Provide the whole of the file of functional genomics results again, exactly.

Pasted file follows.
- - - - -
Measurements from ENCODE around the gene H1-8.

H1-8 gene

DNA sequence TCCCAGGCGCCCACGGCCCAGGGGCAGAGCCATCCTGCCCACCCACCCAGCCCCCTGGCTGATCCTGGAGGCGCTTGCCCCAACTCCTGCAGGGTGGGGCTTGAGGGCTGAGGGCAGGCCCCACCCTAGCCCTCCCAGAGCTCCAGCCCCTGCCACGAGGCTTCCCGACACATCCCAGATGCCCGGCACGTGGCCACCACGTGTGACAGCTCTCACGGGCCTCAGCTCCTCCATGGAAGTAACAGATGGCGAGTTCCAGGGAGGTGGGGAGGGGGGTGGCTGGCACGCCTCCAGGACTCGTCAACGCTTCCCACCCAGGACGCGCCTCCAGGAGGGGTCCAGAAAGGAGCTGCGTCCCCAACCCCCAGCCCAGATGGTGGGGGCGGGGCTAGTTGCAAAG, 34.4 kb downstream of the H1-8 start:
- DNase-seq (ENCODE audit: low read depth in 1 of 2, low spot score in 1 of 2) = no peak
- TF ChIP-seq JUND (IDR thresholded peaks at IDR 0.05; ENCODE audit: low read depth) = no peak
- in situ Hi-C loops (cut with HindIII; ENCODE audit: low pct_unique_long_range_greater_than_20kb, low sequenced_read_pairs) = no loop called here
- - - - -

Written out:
Measurements from ENCODE around the gene H1-8.

H1-8 gene

DNA sequence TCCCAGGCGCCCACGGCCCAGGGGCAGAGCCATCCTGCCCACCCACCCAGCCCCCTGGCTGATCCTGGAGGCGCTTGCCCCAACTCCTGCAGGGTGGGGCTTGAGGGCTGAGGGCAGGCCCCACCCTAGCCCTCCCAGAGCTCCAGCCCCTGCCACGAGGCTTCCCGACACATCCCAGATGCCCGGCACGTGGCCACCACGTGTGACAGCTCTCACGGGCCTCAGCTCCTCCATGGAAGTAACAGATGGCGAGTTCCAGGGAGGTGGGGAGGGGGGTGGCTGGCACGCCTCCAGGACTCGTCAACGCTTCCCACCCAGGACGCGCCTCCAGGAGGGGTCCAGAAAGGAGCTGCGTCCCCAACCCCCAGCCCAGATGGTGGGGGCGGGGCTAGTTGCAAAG, 34.4 kb downstream of the H1-8 start:
- DNase-seq (ENCODE audit: low read depth in 1 of 2, low spot score in 1 of 2) = no peak
- TF ChIP-seq JUND (IDR thresholded peaks at IDR 0.05; ENCODE audit: low read depth) = no peak
- in situ Hi-C loops (cut with HindIII; ENCODE audit: low pct_unique_long_range_greater_than_20kb, low sequenced_read_pairs) = no loop called here